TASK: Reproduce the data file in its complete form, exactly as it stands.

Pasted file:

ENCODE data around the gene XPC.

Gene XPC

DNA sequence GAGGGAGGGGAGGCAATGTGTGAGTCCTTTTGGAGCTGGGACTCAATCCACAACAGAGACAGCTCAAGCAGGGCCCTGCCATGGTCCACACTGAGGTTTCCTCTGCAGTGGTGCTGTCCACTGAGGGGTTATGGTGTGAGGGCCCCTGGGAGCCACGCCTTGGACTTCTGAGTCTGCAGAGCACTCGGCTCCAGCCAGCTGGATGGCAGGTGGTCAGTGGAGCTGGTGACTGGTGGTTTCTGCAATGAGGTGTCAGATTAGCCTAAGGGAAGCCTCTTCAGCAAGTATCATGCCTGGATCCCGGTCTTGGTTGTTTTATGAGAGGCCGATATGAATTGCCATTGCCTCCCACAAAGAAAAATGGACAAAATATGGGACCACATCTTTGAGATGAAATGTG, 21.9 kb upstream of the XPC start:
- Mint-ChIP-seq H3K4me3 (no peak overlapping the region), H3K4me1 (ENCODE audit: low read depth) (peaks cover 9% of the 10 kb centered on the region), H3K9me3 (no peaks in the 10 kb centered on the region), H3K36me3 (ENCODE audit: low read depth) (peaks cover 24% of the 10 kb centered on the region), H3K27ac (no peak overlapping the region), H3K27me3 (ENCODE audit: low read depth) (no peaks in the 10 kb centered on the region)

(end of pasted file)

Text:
ENCODE data around the gene XPC.

Gene XPC

DNA sequence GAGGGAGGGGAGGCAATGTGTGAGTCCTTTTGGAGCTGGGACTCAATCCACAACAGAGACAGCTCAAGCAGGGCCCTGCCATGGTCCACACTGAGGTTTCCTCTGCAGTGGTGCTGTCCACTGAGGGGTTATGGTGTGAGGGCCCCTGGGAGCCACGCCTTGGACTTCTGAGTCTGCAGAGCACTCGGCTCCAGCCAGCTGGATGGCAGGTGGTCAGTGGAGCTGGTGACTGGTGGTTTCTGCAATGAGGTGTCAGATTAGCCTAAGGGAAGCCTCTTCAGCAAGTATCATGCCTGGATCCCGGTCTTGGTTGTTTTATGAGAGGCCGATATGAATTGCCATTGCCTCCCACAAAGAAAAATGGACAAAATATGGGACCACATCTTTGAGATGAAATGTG, 21.9 kb upstream of the XPC start:
- Mint-ChIP-seq H3K4me3 (no peak overlapping the region), H3K4me1 (ENCODE audit: low read depth) (peaks cover 9% of the 10 kb centered on the region), H3K9me3 (no peaks in the 10 kb centered on the region), H3K36me3 (ENCODE audit: low read depth) (peaks cover 24% of the 10 kb centered on the region), H3K27ac (no peak overlapping the region), H3K27me3 (ENCODE audit: low read depth) (no peaks in the 10 kb centered on the region)